The drivers have complained that locals were over-charging them for food and drink while they were stuck.
Your truck
is stuck
and you need to sup...

Sure enough, the price goes up.

Sunday, August 22, 2010

Our Man In Kabul

P.J. O'Rourke, our intrepid journalist humorist, spends 72 hours in Afghanistan and returns as an expert.

He interviewed someone who mentioned that suicide bombings are usually in the morning.
“It’s a hot country and the explosive vests are thick and heavy.”

I’d never thought about suicide bombing in terms of comfort.
When your missions not completed,
and you're feeling overheated
you might just start to question
the suicide suggestion.


There was a young man from Peru,
who wrote a 4-line haiku.
His friends said it stunk,
but he said "I thunk
it the generous thing to do."

Blessed Coolness Restored

At about noon a friendly, competent guy from the power company showed up, and quickly fixed our power problem. One of the connections had gone bad somehow where the 2 power lines arrive at the house. He climbed up a ladder, changed the connectors, and we were back in business.

I had figured, all along, that something like that was the problem.

I bet some people would have tried fixing it themselves.

Perhaps I could have restored my own electric service,
but connecting power lines on a ladder makes me nervous.

Friday, August 20, 2010

Commonwealth Edison Exelon Fail Rant

I came home yesterday to a partial electric outage here. It's still like that. The problem is outside the house - with the connection to the electric company, which around here is ComEd, alias Commonwealth Edison, a division of Exelon.

We paid money to an electrician to verify that the problem was outside the house.

My persistent and overheated wife has been calling them since yesterday evening. Every time she checks on the problem status it is listed as due to be fixed within 2 hours. But the target keeps moving away.

Apparently they have a computer program that sets an optimistic goal and just keeps adding 2 hours when the problem is not solved.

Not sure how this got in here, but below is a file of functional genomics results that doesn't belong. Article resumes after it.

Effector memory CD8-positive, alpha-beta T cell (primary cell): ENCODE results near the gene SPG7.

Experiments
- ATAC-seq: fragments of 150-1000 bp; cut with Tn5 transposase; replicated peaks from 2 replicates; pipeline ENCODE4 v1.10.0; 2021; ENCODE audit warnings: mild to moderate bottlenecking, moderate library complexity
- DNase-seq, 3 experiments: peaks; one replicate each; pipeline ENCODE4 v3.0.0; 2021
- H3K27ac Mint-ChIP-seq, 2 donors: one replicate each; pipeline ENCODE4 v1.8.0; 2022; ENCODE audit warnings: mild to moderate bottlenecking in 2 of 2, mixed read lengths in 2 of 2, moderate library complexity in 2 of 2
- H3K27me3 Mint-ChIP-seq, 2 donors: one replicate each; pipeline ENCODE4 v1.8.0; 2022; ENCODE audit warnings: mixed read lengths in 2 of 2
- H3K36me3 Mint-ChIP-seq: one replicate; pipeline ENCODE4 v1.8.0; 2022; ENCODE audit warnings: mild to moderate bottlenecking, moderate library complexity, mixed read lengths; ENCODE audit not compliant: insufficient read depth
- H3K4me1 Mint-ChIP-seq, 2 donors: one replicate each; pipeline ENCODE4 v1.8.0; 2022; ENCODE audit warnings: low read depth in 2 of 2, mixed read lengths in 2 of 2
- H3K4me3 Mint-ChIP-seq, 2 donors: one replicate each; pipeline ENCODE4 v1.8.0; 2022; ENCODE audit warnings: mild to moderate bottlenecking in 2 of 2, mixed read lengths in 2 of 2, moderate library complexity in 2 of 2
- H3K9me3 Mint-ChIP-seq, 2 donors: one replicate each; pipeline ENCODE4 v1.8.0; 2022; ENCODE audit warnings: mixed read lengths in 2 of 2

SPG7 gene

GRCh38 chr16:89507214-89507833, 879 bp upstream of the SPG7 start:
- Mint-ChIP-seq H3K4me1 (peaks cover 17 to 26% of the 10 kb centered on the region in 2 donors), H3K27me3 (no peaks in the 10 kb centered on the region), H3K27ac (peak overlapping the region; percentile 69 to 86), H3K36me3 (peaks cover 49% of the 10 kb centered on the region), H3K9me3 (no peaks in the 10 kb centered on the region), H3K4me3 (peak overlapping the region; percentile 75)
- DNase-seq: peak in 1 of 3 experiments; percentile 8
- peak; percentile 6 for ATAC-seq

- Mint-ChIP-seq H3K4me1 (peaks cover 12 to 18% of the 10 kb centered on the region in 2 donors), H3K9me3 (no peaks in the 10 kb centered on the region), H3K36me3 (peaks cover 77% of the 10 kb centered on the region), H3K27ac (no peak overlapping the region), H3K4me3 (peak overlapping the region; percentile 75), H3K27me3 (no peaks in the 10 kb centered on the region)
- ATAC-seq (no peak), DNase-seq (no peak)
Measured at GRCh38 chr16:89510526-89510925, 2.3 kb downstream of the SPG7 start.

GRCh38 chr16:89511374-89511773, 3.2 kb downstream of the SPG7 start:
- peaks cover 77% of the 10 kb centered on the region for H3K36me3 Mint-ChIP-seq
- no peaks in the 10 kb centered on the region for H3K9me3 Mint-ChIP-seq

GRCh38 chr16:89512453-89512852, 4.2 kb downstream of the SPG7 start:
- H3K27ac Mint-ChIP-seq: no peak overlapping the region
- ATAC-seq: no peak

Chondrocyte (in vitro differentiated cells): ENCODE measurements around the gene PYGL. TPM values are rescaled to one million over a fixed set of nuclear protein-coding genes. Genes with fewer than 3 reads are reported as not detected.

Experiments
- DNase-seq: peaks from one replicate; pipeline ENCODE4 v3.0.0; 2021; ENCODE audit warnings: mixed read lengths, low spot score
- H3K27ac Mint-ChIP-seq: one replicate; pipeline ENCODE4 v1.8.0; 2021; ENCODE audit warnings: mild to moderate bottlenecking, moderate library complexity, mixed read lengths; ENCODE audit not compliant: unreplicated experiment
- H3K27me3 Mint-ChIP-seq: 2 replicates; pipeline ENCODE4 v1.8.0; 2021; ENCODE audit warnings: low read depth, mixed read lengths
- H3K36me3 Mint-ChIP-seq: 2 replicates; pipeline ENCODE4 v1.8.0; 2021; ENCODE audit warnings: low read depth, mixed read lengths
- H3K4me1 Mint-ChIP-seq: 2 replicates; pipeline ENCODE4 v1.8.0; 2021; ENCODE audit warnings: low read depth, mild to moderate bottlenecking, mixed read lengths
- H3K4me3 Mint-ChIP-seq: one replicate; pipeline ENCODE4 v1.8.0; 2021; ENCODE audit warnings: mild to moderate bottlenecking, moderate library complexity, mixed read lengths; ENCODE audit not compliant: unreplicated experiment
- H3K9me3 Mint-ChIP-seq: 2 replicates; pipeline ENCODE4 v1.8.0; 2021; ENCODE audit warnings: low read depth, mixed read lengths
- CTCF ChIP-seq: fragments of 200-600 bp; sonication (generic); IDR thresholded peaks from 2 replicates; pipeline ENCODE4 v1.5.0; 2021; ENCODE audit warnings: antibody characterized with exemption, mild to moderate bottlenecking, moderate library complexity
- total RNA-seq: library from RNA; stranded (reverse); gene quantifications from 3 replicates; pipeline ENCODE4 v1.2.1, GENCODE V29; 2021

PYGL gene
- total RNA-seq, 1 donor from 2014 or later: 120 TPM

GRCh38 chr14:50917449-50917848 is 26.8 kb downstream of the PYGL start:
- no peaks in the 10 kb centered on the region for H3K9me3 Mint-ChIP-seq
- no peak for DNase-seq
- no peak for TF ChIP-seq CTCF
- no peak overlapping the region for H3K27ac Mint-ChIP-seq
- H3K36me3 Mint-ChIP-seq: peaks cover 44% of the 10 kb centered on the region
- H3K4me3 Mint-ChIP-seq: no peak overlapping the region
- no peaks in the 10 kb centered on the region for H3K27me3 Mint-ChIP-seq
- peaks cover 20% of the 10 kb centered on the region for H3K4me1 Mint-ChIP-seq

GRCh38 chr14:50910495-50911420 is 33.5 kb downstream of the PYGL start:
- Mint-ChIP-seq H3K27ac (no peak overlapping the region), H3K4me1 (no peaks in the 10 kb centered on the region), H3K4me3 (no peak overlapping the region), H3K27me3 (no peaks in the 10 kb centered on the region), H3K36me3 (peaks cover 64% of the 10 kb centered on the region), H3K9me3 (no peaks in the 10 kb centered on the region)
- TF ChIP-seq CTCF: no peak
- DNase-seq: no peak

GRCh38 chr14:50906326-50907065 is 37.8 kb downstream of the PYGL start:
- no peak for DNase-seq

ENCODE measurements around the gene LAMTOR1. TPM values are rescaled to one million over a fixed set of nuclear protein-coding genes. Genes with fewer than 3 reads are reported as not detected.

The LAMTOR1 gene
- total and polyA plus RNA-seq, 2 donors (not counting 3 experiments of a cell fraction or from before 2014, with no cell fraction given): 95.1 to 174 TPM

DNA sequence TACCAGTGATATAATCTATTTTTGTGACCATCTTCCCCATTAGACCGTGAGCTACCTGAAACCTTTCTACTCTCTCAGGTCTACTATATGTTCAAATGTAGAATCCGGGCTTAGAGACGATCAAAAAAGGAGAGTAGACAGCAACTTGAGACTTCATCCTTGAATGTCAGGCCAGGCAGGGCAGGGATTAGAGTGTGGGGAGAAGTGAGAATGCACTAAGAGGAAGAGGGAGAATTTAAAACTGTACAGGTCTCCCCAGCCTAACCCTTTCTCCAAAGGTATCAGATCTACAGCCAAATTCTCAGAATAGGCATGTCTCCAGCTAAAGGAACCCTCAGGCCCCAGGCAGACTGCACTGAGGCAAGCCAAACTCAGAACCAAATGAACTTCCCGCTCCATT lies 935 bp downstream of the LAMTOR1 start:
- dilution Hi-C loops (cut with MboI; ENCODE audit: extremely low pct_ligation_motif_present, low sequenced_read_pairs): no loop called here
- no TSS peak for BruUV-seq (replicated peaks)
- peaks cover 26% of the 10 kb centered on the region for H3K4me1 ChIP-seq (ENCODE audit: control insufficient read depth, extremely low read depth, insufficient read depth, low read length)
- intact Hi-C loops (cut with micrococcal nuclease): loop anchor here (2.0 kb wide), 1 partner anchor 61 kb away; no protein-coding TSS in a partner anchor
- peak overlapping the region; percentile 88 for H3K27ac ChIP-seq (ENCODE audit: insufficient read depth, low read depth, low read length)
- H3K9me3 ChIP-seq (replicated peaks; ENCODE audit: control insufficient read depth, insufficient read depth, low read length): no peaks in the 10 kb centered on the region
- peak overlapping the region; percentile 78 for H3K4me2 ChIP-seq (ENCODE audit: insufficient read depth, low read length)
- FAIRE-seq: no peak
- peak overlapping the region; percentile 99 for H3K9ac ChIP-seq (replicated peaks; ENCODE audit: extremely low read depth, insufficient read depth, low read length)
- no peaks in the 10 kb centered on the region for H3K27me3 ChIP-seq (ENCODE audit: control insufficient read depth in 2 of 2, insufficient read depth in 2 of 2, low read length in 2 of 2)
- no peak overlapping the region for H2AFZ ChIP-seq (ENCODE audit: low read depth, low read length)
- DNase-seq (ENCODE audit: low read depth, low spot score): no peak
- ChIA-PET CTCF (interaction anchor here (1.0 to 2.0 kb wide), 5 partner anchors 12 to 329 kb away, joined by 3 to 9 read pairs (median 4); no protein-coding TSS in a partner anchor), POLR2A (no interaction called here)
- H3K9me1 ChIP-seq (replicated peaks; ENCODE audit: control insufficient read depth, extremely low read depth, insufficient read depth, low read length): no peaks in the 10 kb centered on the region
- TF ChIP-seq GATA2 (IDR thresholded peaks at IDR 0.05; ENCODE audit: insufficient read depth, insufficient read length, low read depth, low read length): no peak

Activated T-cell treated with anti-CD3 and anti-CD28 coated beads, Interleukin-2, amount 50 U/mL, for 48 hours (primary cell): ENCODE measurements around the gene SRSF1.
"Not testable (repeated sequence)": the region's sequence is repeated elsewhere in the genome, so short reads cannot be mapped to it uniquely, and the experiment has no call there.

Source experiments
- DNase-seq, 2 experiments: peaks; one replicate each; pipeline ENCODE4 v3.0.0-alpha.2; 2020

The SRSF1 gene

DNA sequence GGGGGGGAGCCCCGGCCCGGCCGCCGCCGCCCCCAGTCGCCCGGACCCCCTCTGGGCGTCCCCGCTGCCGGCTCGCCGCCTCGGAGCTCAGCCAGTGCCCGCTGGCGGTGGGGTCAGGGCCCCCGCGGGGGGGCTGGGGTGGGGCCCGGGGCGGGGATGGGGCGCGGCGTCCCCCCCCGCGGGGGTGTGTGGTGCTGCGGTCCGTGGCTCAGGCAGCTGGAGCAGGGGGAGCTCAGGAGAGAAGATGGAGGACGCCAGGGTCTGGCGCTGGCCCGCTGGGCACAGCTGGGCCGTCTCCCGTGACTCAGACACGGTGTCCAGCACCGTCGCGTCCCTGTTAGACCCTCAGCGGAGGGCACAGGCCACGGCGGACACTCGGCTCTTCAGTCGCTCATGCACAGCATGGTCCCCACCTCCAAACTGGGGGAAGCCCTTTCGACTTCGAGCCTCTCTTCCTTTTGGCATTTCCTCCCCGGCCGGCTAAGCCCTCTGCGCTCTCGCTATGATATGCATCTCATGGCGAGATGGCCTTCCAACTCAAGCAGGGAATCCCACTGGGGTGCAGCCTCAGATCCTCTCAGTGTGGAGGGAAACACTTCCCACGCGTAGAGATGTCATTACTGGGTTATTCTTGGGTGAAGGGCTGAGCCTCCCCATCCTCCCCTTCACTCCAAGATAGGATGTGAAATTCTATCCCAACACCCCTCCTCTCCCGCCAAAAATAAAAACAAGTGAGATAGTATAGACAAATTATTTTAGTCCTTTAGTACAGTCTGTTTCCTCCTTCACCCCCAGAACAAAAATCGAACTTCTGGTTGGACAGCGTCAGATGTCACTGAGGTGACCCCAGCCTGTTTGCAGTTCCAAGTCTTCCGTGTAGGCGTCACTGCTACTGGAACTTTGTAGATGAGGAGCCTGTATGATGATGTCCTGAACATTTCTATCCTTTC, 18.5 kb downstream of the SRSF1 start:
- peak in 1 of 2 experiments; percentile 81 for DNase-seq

Well, it's been adding 2 hours for 28 hours now.

When will it end?
When will they send
someone to mend
my power?

The message says another couple of hours.

Radical Feminism Flashback

Prof. Ann Althouse remembers her law school days:
I remember suggesting to one of the most prominent feminist lawprofs that I thought feminism would be better if it expanded more generally into concern about the burdens of gender roles, which men felt too, in interestingly different ways. Individual freedom for all could be the overarching goal.

The response was not, as I'd naively anticipated at the time, that I had a great idea or that it was at least an intriguing proposal that we could casually converse about for a minute or 2. No, not at all. I mean, I'm still alive. But there was pushback. Swift, sharp snapback. Men get nothing from feminism. They must give ground. Much ground.
Gender Wars!  Smash the Patriarchy!

She also mentions this:
By the way, during the same period, you'd get similar sharp pushback from lefties if you said you thought gay people had the right to marry each other. That was viewed as a conservative position that would undermine the feminist critique of marriage as patriarchy. I also got an instant, angry response from a lefty feminist law professor when I said that the cause of gay rights might be advanced by scientific findings that homosexuality may have a biological cause. Back then, you see, homosexuality was supposed to be a choice, and scientists were condemned even for researching the matter.
For some people, these 2 positions dovetailed nicely. Some argued that being a lesbian was a choice in favor of sisterhood and against the patriarchy!

This did run into practical complications, as mentioned in this article from the GLBTQ encyclopedia:
Conceding that sexual attraction cannot be politically mandated, lesbian feminists emphasized lesbianism as a political choice. "Political lesbians" were not required to have sex with other women, but it was expected that they remain celibate. Influenced by Anne Koedt's political analysis of vaginal versus clitoral orgasms, lesbian feminists urged lesbians to refrain from or at least minimize vaginal (and presumably other types of) penetration, and similar "male-stream" acts, including the consumption of pornography.
In time the scientific consensus shifted
and the pressure to be a "political lesbian" was lifted.

The Joys of Home Ownership

Yes, the joys continue.

Part of our electric is off. Even though the circuit breakers seem okay. Calls have been made.

I think we've lost some of the outside connection. Just a guess. Something like this happened before, maybe 15 years ago, I think. The electric company had to reconnect something.

No biggie, except... the air conditioning is one of the non-working circuits!

I'm spoiled by A/C.
It feels like a "need" to me.

Wednesday, August 18, 2010


We had a very spirited discussion at our book study group tonight. We were talking about Explaining Postmodernism: Skepticism and Socialism from Rousseau to Foucault, by Stephen Hicks, which is now available for free online in pdf form.